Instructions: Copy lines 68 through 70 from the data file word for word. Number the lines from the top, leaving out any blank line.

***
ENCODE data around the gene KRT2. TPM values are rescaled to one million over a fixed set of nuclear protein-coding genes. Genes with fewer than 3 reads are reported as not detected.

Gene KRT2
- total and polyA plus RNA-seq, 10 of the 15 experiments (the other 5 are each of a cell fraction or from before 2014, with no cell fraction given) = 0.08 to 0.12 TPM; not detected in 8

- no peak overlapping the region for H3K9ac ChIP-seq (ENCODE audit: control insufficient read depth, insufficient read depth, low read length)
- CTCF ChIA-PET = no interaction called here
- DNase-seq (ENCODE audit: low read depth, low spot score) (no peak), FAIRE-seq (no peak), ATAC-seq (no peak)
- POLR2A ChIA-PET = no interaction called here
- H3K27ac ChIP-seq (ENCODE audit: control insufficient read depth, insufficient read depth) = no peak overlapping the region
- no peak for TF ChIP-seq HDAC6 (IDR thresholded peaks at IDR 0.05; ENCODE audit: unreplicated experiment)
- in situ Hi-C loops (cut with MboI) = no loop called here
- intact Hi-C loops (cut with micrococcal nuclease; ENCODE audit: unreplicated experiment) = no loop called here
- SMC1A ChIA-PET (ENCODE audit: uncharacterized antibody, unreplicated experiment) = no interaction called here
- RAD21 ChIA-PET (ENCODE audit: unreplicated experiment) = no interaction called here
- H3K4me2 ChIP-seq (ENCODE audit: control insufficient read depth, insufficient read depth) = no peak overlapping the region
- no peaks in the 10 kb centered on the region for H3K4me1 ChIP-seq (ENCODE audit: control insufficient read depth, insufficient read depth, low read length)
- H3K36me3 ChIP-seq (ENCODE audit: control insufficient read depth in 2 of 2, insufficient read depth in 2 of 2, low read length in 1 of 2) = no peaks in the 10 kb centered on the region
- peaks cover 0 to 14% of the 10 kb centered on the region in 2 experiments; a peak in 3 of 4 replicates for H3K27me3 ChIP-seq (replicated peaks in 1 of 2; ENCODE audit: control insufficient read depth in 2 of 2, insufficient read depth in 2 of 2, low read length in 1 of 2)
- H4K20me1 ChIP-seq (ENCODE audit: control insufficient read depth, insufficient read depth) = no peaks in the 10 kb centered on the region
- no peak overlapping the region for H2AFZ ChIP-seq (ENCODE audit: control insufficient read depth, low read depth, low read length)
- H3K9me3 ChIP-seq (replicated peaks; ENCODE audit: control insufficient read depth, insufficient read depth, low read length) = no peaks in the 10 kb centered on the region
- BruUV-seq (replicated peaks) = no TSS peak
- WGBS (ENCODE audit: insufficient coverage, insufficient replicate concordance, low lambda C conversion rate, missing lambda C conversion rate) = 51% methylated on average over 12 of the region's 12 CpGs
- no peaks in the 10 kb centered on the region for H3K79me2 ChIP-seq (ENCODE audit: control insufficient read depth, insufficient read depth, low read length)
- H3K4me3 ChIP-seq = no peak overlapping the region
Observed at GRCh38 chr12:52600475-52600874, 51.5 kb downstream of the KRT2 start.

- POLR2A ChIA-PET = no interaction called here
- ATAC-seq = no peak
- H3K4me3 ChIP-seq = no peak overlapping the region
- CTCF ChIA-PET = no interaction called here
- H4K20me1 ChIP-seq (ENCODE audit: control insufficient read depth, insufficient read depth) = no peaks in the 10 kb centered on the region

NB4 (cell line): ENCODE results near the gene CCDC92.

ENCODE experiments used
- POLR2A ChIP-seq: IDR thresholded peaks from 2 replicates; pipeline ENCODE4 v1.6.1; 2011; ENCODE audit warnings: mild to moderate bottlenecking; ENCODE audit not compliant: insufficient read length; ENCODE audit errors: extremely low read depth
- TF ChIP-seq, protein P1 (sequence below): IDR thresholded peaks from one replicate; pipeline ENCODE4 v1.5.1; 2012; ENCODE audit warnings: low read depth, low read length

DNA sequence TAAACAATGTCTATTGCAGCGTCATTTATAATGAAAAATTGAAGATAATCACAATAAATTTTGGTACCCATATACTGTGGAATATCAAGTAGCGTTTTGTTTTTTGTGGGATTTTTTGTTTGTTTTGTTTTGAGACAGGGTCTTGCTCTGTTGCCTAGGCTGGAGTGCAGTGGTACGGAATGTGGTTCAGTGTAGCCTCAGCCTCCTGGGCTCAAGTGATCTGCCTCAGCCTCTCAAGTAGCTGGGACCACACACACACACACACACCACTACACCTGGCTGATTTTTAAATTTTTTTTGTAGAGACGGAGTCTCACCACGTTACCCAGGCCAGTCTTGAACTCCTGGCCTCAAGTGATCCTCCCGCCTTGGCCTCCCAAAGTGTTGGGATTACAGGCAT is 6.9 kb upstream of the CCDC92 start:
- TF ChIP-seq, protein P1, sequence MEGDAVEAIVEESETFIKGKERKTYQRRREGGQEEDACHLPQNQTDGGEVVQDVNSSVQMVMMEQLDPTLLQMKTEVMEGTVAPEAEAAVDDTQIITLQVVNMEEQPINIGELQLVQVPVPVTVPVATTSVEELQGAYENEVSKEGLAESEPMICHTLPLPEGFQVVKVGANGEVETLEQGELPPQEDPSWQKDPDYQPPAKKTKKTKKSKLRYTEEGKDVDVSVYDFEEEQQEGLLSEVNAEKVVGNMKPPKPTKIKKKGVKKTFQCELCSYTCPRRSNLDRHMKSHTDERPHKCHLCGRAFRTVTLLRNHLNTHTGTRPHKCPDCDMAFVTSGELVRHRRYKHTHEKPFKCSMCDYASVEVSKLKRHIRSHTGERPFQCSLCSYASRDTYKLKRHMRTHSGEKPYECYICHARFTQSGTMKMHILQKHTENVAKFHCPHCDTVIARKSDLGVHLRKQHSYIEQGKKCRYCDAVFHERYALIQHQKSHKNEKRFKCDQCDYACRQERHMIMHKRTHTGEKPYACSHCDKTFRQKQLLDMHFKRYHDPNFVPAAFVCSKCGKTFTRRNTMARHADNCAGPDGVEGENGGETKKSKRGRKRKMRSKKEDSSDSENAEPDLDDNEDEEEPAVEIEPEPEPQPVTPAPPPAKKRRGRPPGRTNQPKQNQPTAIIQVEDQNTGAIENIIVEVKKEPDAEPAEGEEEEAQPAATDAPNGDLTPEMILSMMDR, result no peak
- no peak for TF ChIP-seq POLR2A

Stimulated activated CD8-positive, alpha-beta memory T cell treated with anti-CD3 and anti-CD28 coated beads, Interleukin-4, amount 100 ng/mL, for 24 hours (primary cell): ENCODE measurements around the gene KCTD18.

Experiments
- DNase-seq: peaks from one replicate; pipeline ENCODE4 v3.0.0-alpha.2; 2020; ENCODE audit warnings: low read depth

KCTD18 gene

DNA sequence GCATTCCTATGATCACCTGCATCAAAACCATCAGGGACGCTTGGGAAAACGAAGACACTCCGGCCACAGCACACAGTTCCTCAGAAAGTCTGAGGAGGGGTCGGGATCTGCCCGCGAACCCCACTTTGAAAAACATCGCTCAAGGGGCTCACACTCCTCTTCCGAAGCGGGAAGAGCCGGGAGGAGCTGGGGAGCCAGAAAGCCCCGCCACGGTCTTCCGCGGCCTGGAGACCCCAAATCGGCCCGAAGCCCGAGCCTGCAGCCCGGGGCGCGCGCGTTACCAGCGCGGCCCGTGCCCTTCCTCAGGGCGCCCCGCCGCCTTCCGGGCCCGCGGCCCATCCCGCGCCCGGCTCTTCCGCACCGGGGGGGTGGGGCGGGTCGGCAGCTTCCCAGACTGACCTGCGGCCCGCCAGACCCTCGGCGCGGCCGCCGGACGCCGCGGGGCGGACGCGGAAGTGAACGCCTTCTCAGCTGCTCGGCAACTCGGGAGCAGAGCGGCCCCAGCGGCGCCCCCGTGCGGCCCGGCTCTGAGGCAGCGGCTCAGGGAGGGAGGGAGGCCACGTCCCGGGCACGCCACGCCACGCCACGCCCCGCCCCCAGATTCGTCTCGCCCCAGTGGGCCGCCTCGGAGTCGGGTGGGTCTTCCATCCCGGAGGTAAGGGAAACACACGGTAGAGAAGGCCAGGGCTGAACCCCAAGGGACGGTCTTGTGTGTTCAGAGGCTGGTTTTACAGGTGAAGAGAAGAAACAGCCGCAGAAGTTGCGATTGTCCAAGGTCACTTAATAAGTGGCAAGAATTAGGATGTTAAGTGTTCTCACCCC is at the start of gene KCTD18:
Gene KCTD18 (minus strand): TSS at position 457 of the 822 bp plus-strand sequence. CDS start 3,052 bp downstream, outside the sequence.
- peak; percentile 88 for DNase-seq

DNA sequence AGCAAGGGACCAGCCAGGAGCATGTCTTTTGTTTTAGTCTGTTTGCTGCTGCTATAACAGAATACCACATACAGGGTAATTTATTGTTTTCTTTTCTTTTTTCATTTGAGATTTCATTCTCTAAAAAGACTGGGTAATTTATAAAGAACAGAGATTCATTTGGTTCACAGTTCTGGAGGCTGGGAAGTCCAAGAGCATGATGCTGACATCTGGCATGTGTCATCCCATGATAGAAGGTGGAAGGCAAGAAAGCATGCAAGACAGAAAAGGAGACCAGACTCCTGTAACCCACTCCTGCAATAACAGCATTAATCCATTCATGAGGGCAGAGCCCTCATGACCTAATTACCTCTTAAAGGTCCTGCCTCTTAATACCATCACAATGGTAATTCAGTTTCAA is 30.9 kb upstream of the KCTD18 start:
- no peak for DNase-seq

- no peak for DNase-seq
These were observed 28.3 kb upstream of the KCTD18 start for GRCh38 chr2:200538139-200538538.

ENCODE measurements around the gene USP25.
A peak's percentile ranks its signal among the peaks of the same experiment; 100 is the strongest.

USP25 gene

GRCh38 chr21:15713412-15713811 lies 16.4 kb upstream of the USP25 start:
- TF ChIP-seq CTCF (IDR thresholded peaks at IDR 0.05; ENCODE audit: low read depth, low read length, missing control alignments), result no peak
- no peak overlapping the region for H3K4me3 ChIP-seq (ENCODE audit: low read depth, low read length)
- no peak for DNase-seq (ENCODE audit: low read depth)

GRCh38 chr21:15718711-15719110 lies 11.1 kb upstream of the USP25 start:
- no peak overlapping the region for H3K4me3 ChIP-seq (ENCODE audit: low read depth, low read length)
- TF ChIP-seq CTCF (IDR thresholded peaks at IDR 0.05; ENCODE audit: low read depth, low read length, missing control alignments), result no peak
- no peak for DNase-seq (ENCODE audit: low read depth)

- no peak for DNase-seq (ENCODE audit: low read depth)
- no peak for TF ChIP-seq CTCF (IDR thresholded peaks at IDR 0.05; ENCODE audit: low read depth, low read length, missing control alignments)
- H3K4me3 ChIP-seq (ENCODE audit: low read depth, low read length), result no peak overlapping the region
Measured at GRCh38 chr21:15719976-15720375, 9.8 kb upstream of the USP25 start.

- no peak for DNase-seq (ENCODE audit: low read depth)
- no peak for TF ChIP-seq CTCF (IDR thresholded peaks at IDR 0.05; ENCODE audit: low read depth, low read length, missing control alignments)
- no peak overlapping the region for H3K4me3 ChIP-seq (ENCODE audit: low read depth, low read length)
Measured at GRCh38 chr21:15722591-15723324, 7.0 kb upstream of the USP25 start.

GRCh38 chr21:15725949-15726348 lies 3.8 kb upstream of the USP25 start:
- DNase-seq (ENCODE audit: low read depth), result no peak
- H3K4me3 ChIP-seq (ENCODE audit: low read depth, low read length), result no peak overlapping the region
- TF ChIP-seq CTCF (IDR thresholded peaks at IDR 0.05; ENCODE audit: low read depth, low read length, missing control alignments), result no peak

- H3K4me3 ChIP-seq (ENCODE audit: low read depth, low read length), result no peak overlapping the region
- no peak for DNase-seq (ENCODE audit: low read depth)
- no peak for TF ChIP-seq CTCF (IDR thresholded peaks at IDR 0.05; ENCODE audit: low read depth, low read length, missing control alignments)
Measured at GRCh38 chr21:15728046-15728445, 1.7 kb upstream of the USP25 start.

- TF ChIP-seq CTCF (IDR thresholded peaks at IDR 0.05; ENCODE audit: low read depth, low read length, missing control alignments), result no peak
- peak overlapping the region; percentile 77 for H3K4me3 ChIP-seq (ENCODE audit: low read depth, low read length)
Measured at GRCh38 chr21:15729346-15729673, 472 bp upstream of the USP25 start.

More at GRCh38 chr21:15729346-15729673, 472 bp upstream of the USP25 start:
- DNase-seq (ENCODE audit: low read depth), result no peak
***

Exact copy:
GRCh38 chr21:15725949-15726348 lies 3.8 kb upstream of the USP25 start:
- DNase-seq (ENCODE audit: low read depth), result no peak
- H3K4me3 ChIP-seq (ENCODE audit: low read depth, low read length), result no peak overlapping the region